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Atlanta Newlywed Saddled with Townhouse that Wouldn't Sell.

An Accidental Landlord Story

When Tanya Niketas was about to get married, she and her new husband were faced with a dilemma faced by many newlyweds… what do to with their individual homes. They each owned a home but they wanted to buy a larger home together. The good news is her husband was able to sell his home, but Tanya wasn’t so lucky with her townhouse. The market was declining and the home's current value was less than what she owed on it. Selling was not an option if she wanted to come out of the process without losing her savings!

Like many homeowners, Tanya initially tried to rent out her townhouse as a traditional rental.

"It was a nightmare in terms of wear and tear on my home. People were moving in and out with all their furniture. The fees I made barely covered rent and maintenance costs. Plus, I was stuck in long-term lease agreements," says Tanya.

Fed up with the traditional rental process, Tanya decided to convert her townhome into a furnished rental. She was familiar with the corporate rental process because she had done it in the past with her primary residence.

Tanya and her husband would spend several months at a time at a beach house near their family in South Carolina. To be able to afford such an extended vacation, the couple rented out their primary home. Tanya says doing this enabled her to "more than cover" her costs.

"After having such continued success finding renters for our personal home as a corporate rental on CHBO, we decided it made sense to covert our townhome into a corporate rental as well," says Tanya. "I don’t know why we didn't do it sooner!"

Tanya quickly found the townhome's first renter upon listing her property on CHBO.

Now, more than a year later, Tanya reflects that her townhome has only been vacant for 12 days in the last year!

"Occupancy consistency is by far better with a furnished rental versus a traditional unfurnished rental," she says. "Our goal has always been to maintain positive cash flow until we’re able to eventually sell the property. Corporate Housing by Owner helps us do just that."

We asked Tanya to share some tips about what it takes to be a successful Corporate Housing by Owner landlord – even if she's a landlord by accident:

What were the biggest challenges to getting started as a corporate housing landlord?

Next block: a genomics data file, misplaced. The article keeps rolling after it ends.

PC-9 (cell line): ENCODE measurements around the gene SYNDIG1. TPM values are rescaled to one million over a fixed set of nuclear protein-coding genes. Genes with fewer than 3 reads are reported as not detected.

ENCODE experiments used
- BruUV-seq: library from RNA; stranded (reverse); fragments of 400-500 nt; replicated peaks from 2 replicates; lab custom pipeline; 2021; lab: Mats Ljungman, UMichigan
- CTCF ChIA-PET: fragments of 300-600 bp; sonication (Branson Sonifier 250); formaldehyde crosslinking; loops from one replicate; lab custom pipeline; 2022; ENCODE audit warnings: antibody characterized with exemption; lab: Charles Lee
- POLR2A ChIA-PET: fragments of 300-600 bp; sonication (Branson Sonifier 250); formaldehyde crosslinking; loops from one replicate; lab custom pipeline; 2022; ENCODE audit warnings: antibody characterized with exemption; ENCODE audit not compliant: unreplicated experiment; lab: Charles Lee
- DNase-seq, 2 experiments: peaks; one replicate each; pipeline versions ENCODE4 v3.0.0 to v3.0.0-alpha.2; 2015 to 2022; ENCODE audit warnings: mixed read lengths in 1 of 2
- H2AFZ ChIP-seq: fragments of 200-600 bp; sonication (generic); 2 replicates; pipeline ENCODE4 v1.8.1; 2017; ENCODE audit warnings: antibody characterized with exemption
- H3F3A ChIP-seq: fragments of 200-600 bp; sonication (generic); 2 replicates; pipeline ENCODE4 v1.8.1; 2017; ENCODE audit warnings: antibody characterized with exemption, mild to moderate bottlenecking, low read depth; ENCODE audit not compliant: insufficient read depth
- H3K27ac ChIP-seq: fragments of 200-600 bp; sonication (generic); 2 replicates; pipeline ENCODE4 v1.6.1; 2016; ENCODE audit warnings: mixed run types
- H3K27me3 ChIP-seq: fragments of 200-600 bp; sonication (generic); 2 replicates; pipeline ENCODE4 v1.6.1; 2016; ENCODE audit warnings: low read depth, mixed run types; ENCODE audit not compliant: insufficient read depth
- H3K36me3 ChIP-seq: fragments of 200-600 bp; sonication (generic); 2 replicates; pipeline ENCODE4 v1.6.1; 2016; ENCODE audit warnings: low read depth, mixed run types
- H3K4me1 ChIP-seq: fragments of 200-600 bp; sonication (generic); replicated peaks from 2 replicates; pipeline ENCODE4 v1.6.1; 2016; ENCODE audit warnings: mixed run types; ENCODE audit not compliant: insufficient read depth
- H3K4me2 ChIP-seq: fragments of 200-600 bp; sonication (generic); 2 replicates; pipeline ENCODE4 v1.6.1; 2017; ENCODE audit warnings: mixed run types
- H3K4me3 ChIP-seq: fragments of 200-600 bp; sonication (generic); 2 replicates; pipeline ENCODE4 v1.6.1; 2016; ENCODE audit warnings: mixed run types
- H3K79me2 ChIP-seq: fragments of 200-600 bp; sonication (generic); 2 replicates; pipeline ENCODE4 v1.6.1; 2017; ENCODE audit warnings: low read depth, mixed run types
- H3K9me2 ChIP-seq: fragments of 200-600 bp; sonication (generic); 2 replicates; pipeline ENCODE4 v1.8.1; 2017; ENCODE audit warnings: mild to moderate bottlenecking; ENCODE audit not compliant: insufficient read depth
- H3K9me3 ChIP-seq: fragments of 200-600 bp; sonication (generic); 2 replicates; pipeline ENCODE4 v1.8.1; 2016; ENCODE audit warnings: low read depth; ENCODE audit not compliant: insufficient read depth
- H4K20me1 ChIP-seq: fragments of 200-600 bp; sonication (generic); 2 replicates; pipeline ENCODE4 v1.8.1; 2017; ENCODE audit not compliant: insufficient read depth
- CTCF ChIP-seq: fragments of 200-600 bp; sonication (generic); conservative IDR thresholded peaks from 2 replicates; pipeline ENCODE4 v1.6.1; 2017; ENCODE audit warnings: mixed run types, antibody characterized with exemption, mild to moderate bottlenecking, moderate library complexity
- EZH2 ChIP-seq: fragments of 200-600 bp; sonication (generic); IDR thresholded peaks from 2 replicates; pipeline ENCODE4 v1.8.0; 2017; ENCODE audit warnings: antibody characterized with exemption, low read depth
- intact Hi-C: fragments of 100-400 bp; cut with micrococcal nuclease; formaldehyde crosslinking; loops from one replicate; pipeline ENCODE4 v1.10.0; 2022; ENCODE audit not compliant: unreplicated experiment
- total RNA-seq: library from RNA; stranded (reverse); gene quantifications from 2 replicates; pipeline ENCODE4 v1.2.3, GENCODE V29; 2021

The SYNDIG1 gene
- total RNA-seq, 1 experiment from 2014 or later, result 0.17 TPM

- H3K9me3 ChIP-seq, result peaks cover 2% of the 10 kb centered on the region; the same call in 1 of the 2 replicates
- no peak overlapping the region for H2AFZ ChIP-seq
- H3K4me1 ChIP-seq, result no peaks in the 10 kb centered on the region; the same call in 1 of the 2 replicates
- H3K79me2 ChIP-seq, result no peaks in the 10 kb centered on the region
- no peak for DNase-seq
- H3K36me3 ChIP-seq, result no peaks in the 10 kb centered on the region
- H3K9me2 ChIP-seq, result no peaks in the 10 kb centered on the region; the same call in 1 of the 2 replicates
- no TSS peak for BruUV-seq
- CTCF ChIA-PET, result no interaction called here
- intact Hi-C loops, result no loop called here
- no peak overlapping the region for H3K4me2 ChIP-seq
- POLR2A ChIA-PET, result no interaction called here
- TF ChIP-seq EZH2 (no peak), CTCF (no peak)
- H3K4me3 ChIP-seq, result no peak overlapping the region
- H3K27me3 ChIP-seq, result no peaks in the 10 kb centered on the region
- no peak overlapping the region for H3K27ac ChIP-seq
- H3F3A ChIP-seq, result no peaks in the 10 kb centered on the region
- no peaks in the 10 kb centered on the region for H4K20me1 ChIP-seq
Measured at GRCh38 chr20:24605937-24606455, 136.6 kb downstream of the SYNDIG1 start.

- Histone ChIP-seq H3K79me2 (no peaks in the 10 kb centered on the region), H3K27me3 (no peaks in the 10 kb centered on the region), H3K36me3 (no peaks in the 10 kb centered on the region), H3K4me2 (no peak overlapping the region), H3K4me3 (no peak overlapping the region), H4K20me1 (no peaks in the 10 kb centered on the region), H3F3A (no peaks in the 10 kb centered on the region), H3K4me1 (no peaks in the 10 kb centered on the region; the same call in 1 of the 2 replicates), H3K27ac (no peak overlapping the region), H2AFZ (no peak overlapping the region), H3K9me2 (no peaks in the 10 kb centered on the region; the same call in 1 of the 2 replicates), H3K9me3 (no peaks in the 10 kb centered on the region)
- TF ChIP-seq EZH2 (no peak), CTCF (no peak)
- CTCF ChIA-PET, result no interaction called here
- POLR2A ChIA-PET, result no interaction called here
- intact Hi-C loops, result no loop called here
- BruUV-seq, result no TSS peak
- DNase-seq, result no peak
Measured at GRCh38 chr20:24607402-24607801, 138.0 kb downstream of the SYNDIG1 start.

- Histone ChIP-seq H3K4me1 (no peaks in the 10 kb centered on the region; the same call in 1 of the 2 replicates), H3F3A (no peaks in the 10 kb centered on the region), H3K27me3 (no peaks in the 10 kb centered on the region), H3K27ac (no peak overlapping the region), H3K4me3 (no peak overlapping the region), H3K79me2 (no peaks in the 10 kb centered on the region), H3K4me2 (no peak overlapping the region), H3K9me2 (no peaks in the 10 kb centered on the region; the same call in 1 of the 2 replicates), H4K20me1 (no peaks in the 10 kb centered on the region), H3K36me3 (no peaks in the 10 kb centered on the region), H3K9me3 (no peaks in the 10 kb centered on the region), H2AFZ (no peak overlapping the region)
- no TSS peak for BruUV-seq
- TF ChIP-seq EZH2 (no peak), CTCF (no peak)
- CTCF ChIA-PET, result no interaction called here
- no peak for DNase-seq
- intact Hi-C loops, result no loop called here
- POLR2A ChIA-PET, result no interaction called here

The biggest challenges were establishing protocol and altering the lease contract for each of our properties. Renting out our main house was (we thought at the time) a one-time 'test run', so that was pretty seamless. But in establishing the townhouse as an ongoing rental with guests coming and going, I ran into issues trying to get consistent systems in place such as cleaning/maintenance, inspection, turnover protocol, etc.

CHBO has lots of great tools and forms for people to use to help them get set up. I was most challenged by contracts and how to document everything that needed to be documented. Make sure you find a good rental contract to use or work with a lawyer to create one specific to your property.

What resources, advice, etc. did you find most useful to get started as a corporate housing landlord?
The CHBO template for creating the listing made it really easy to get my property up on the site. Also, having support and someone to answer questions along the way was very useful. I often spoke with one of the property specialists at CHBO (Eric) who answered many of my questions. He even suggested that I reconsider my rates based on square footage and current market rates. His suggestion was invaluable to insuring maximum profitability for my rental property.

How long did it take you to list your property on CHBO?
The manual listing part took only about an hour, but staging everything for pictures took a little bit of time to get things the way we wanted.

What would you have done differently when accommodating your first tenants?
My first tenants at the townhouse rushed me into letting them move in a few days early and it was a disaster. I explained to them that the air conditioner was being serviced but they insisted it would be fine, and then of course they complained because it was hot for the first 24 hours. I should have waited until it was done before I agreed to let them move. My advice is to never let anyone rush you into anything involving this process. Regardless of the intentions, it creates unnecessary stress for everyone. Fortunately those guests didn't stay for long and now I know what not to do.

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